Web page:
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A well thought out and interesting report OB , I dare say as the years advance we look at Pigeon shooting and shooting in general entirely different than we did in our younger days when the bag was top on the agender , now when we are past the old allocated life span we still get a lot of satisfaction getting out with our gun but the bag is now a lot lower down in the priorities , we accept that there will be a certain amount of exercise and not every days  weather is going to be to your liking, but like Old Boggy, we can make life easier by siting a permanent or semi permanent hide at a remote site to save a lot of walking at a later date when by past experience you know it could , or will produce some sport , also by having more time on our hands we don't have to go when the weather is at it's worst , yes we will get caught out in the odd heavy rain shower and days when we need to put on another layer of clothing, but we don't have to go when they forecast heavy rain moving in and gale force winds , so by being not entirely fine weather shooters and by using a bit of common sense we will continue to pursue our sport for several years to come .

As for your bag , you done well to refrain from shooting at the ones that would be un retrievable , you still finished up with enough for a meal or decoys for a later date , time marches on and the combines will soon be out in force and life will become a little easier when you can drive up to your hide ( house ) for a few hours shooting , bring it on .

 

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Posted (edited)
On 24/06/2021 at 09:49, marsh man said:

A well thought out and interesting report OB , I dare say as the years advance we look at Pigeon shooting and shooting in general entirely different than we did in our younger days when the bag was top on the agender , now when we are past the old allocated life span we still get a lot of satisfaction getting out with our gun but the bag is now a lot lower down in the priorities , we accept that there will be a certain amount of exercise and not every days  weather is going to be to your liking, but like Old Boggy, we can make life easier by siting a permanent or semi permanent hide at a remote site to save a lot of walking at a later date when by past experience you know it could , or will produce some sport , also by having more time on our hands we don't have to go when the weather is at it's worst , yes we will get caught out in the odd heavy rain shower and days when we need to put on another layer of clothing, but we don't have to go when they forecast heavy rain moving in and gale force winds , so by being not entirely fine weather shooters and by using a bit of common sense we will continue to pursue our sport for several years to come .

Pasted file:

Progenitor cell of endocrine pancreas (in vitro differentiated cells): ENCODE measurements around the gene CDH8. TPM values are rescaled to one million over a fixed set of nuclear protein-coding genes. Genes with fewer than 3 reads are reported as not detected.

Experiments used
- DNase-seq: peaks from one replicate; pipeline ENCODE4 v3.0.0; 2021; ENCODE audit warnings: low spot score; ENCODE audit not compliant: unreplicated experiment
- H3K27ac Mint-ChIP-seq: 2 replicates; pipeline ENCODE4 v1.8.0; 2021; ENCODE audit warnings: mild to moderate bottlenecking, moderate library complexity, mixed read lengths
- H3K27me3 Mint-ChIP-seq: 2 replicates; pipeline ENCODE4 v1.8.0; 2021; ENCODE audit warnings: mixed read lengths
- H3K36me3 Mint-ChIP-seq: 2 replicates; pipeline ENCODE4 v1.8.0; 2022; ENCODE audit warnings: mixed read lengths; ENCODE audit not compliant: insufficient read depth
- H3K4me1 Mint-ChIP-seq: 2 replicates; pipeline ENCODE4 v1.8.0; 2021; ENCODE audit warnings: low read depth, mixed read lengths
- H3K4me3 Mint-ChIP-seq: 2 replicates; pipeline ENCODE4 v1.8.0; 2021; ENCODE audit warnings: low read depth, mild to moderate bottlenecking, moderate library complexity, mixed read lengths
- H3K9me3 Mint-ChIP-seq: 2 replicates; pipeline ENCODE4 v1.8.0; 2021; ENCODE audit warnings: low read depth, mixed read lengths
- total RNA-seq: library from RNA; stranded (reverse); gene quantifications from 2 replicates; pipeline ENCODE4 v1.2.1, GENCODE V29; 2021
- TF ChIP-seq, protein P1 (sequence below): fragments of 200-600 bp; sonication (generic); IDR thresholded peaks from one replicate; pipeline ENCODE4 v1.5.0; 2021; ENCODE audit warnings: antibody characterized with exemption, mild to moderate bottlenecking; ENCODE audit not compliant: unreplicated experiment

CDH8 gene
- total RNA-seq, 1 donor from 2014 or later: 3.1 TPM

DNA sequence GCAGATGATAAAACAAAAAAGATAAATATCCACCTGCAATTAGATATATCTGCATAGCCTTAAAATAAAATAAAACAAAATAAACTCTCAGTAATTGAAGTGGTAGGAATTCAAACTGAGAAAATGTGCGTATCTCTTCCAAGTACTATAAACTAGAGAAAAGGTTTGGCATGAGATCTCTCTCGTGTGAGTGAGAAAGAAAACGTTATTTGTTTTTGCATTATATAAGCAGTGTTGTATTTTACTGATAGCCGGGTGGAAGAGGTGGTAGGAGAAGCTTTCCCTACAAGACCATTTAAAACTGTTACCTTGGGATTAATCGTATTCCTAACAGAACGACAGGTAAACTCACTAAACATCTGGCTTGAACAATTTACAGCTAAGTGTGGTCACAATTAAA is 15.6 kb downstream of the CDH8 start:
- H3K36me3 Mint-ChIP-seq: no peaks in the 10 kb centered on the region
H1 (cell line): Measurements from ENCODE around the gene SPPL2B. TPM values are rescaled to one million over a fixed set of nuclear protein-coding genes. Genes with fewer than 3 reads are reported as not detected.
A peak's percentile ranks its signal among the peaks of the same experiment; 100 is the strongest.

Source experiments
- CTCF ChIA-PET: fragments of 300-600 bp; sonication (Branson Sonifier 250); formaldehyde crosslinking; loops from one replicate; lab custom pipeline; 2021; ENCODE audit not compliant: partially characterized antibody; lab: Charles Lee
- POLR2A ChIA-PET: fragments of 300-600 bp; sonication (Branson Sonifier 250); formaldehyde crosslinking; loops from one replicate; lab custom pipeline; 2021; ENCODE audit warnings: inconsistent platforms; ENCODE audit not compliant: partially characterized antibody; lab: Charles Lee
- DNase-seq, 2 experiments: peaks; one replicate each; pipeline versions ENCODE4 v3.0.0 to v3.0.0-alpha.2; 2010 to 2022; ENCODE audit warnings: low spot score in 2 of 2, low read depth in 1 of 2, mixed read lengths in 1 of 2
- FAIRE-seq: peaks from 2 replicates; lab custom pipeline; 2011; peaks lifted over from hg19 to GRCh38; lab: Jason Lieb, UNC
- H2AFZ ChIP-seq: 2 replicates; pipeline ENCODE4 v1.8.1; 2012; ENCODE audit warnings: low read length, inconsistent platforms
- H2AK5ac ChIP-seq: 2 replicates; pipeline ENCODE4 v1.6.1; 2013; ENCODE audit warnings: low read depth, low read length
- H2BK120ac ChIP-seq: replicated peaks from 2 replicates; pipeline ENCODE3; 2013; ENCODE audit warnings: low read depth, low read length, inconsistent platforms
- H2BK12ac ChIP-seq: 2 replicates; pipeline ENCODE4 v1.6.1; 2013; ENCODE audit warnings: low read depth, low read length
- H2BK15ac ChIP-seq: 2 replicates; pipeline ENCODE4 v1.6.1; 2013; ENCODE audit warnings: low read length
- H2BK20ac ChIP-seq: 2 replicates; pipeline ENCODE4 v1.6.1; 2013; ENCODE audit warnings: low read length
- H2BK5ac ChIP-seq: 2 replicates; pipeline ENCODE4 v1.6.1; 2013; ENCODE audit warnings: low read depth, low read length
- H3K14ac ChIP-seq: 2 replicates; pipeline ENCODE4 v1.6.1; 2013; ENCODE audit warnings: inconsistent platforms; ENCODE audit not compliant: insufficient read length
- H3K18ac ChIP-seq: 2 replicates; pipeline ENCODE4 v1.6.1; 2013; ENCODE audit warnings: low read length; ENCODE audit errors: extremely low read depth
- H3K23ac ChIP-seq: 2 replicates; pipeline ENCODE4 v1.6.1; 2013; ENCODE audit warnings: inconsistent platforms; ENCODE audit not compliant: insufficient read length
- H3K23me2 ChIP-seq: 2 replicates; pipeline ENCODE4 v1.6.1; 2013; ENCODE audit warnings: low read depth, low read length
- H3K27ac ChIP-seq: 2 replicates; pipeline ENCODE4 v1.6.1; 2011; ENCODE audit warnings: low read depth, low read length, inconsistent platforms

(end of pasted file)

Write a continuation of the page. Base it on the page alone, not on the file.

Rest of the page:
As for your bag , you done well to refrain from shooting at the ones that would be un retrievable , you still finished up with enough for a meal or decoys for a later date , time marches on and the combines will soon be out in force and life will become a little easier when you can drive up to your hide ( house ) for a few hours shooting , bring it on .

 

Long gone are my full days out hoping for a large bag and I now restrict myself to just a few hours at a time but more frequently and like you MM, I can suit myself when to go and when the weather permits. I have only experienced two 100 plus days many years ago and have no intention of repeating such events, let alone carry the bag off the field. Of course it is great to get a decent bag, but for me these days 30-40 is plenty good enough.  I have now 3 permanent hides (plus the confessional box which can be resited after harvest) and these certainly make things easier with less gear to be taken each time but nothing beats the ability to be able to drive right up to the hide position with whatever gear, plus more than is needed,

 The combines will be rolling in the next couple of weeks around here taking off the Triticale (for biofuel) with the stubble, if the last three years have indicated, giving some good shooting, so that is where my attention will lie in the ensuing weeks ...... hopefully and if I`m spared as MM rightly points out, some of us are on borrowed time, although I`m told that 70 is the new 60. Hope so. ???

OB

Edited by Old Boggy
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Looks grand, especially with the net in front. 👍 I too was also of the opinion that a hide needed to blend in, but a mate persuaded me to set up a hide of big bales he erected with his tractor for us on the brow of a hill on one of his stubble fields last year. 
It worked very well indeed and we had a great day out as I posted back then. 
I think movement above all ( as we all know) is the greatest deterrent to birds, and you must be as snug as a bug in there with no movement seen at all, until you can also see them. 
A bag of 30 or 40 is a good day out as far as I’m concerned, and anything more a bonus. 
Good read. 👍